All too often our expectations for our horse's behavior are either unrealistic or based upon our own fears. Sometimes, when our fears get the best of us we want to control our horses even more by making them stand perfectly still, not allowing them to run or play, and preventing them from acting like a horse. The truth is, you can never control a horse. You can teach your horse discipline and respect, so that she listens to you, but you can’t control a horse. Lately I’ve been thinking a lot about what makes adult amateur re-riders sink or swim in their riding endeavors. This year I had two students begin lessons in May with major fear issues and complicated horses (one bucking, one running), and both succeeded and overcame their fear issues thus far. What enables a fearful rider to persevere? Here are a few of the factors that contributed to my students’ progress.
I’m writing this blog post specifically for adult amateurs that are too afraid to get back in the saddle. For these riders, getting on and going for a walk, controlling their horse (steering), and a little trot work is an emotion accomplishment. I’ve written this blog post specifically for this group of riders. However, I understand that we all have fear issues under saddle, so perhaps these tips can help in other areas as well.
1. Realize your horse is normal: It is normal for horses to run, buck, and play. Instead of trying to control their actions, think of ways to manage and redirect their behavior. You can’t expect a horse to stand like a statue unless you’ve instilled the discipline and respect necessary to command their attention and understanding. It takes time and training to achieve this in many horses.
2. If you are afraid of the saddle, stay out of the saddle. It’s true. If you are afraid of riding you biggest confidence boost will come from learning how to manage and control your horse from the ground. Can you move the shoulders and the hindquarters? Do you know how your horse responds to pressure? Horsemanship is key to teaching riders how to be more confident with their horse. Once a rider has command of the horse from the ground it’s time to saddle up.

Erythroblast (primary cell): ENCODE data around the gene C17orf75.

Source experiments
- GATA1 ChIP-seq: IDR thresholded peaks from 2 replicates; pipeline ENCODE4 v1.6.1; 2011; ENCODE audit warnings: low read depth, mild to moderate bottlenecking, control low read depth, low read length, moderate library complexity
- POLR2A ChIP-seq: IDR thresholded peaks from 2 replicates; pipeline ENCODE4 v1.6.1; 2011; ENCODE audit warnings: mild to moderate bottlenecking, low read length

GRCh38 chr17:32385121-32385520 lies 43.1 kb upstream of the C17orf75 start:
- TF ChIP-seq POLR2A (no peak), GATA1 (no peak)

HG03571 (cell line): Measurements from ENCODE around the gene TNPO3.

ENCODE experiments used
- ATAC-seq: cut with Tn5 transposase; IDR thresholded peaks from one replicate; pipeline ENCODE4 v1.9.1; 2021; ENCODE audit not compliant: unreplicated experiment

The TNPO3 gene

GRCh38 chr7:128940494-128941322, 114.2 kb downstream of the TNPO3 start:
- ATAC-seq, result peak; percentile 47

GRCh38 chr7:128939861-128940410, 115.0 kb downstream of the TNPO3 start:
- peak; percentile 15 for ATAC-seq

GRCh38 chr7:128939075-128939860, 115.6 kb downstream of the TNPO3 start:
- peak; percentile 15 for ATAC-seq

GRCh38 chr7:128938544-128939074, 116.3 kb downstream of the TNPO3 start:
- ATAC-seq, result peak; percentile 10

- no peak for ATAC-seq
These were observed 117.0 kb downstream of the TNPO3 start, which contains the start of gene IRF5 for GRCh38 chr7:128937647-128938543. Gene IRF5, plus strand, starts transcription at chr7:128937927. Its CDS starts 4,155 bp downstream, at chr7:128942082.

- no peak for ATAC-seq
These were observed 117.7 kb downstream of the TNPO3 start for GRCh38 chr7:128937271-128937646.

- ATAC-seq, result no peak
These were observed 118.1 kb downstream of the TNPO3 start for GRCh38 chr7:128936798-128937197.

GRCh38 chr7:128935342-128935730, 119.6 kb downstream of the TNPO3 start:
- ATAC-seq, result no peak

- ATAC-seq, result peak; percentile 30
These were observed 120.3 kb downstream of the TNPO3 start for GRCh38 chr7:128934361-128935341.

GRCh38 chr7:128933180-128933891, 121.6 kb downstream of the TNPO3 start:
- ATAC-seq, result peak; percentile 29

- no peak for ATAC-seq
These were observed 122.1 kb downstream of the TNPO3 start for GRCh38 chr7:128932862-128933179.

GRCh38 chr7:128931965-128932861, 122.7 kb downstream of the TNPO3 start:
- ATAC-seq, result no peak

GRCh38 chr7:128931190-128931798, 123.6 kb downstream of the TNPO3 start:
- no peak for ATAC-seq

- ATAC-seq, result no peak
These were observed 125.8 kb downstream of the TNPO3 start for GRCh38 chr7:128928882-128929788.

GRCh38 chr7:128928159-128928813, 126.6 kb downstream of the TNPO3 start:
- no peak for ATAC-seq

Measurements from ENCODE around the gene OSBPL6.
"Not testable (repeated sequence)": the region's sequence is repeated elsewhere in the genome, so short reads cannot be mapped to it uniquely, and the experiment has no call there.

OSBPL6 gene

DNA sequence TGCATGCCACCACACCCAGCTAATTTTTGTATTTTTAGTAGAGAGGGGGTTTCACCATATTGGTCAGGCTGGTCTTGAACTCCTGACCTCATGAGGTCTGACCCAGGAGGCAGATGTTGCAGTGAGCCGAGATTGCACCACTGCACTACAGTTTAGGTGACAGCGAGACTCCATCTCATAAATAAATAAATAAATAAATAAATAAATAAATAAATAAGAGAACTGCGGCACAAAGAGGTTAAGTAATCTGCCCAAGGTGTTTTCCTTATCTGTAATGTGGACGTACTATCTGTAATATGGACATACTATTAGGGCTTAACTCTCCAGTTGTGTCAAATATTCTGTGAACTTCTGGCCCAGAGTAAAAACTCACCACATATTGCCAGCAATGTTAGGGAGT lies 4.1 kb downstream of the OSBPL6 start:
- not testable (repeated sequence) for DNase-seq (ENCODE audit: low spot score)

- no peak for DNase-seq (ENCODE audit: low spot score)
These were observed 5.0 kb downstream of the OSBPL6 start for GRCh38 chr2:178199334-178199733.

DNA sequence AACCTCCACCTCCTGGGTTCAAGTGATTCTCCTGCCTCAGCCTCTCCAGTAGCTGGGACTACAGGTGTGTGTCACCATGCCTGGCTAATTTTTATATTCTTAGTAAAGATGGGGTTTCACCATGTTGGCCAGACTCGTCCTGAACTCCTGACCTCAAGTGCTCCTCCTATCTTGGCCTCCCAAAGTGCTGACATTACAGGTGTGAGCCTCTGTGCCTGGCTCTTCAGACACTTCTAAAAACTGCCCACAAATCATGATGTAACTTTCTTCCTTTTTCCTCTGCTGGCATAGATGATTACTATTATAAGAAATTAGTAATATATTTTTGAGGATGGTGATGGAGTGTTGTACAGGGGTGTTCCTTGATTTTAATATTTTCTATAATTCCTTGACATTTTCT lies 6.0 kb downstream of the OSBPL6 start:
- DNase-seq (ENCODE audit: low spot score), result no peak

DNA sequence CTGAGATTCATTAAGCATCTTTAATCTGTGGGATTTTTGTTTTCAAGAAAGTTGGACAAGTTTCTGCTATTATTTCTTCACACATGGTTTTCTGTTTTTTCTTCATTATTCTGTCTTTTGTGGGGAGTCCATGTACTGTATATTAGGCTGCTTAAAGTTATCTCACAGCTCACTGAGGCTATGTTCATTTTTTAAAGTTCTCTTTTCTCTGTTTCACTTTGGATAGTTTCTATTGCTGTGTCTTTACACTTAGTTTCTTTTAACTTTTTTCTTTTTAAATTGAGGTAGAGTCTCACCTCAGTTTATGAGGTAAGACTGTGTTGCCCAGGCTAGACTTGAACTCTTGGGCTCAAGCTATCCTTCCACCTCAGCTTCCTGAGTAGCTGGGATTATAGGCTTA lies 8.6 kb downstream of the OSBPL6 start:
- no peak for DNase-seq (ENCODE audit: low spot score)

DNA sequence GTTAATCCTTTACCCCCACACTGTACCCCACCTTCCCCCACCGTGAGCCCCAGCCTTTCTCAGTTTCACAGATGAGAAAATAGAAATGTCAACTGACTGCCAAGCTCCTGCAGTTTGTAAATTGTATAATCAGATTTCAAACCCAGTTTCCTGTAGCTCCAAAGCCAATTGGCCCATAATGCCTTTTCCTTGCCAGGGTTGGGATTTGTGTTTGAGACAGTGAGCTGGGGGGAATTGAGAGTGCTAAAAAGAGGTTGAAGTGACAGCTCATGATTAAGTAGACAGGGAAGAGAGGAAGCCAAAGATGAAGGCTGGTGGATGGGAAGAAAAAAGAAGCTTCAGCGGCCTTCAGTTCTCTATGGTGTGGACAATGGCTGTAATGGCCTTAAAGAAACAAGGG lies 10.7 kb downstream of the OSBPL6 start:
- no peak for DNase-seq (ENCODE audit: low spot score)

3. Good equitation and biomechanics are essential: You won’t be successful in the saddle unless you learn how to coordinate your aids and ride in a balanced manner. Think you can get away with gripping with fear on an OTTB? Think again, they will use any excuse to go forward. The softer and lighter your aids and communication, the better.
4. Try try again, and when it doubt, do groundwork: The only way you will overcome your fear issues is by confronting these issues on a regular basis. Can you ride at least three days per week? Half the battle to becoming a successful rider is just showing up. I have two clients with DIVA dominant mares that have their own ideas about work. When these mares act out due to separation anxiety, hormones, or they are just not listening; it could be potentially dangerous under saddle. That’s why it’s important for the rider to recognize when their horse is safe and listening, and that some days it’s best to just do groundwork.
5. If you’re really really scared: It’s just like starting a young horse – go back to the lunge line. There’s no shame in going back to the lunge. I always take my fearful students back to the lunge line with their horse. Then they have a sense of security and can work on seat and biomechanics. After we hone our basics we graduate from the lunge to a handler walking by their side, and eventually to the instructor standing in the center of the arena while they work independently. The speed at which you go through these steps depends on each individual rider. I’ve had it take as long as three months, to as little as one or two lessons.
6. Speed doesn’t matter: Your goal is to become comfortable with your horse – it doesn’t matter how long it takes, it takes whatever the time it takes. You know that you’re ready for speed when you desire to go faster and you feel really confident at the gaits you’re currently working at. In the meantime, have fun riding your horse from place to place at the walk, make patterns and designs in the arena, change direction frequently, and have fun. Also, the canter can be a pretty scary gait. If you’re still learning to canter, or a re-rider that’s fallen out of practice, by all means have your instructor put you back on the lunge line at the end of your lesson to practice your canter work.
7. Beat the clock: One of the best exercises I’ve found for fearful riders is to challenge them against the timer on my cell phone. Perhaps today we’re working on serpentines; and we practice timing how long it takes to make a serpentine. Then the students tries to beat their former time. It seems ridiculously silly, but changing the focus from “OMG I’m afraid” to “OMG I need to ride this serpentine at the walk better than I did last time” does wonders for focusing a fearful rider. (and note, we aren’t running or racing, we are staying within the walk or within the trot when we do this exercise).
What makes one rider with fear issues persevere over another? I don’t know the answer to that. However, I do know that sometimes you have to really assess your skill sets and find the right instructor that can help meet your needs. As the saying goes, “you don’t know what you don’t know.”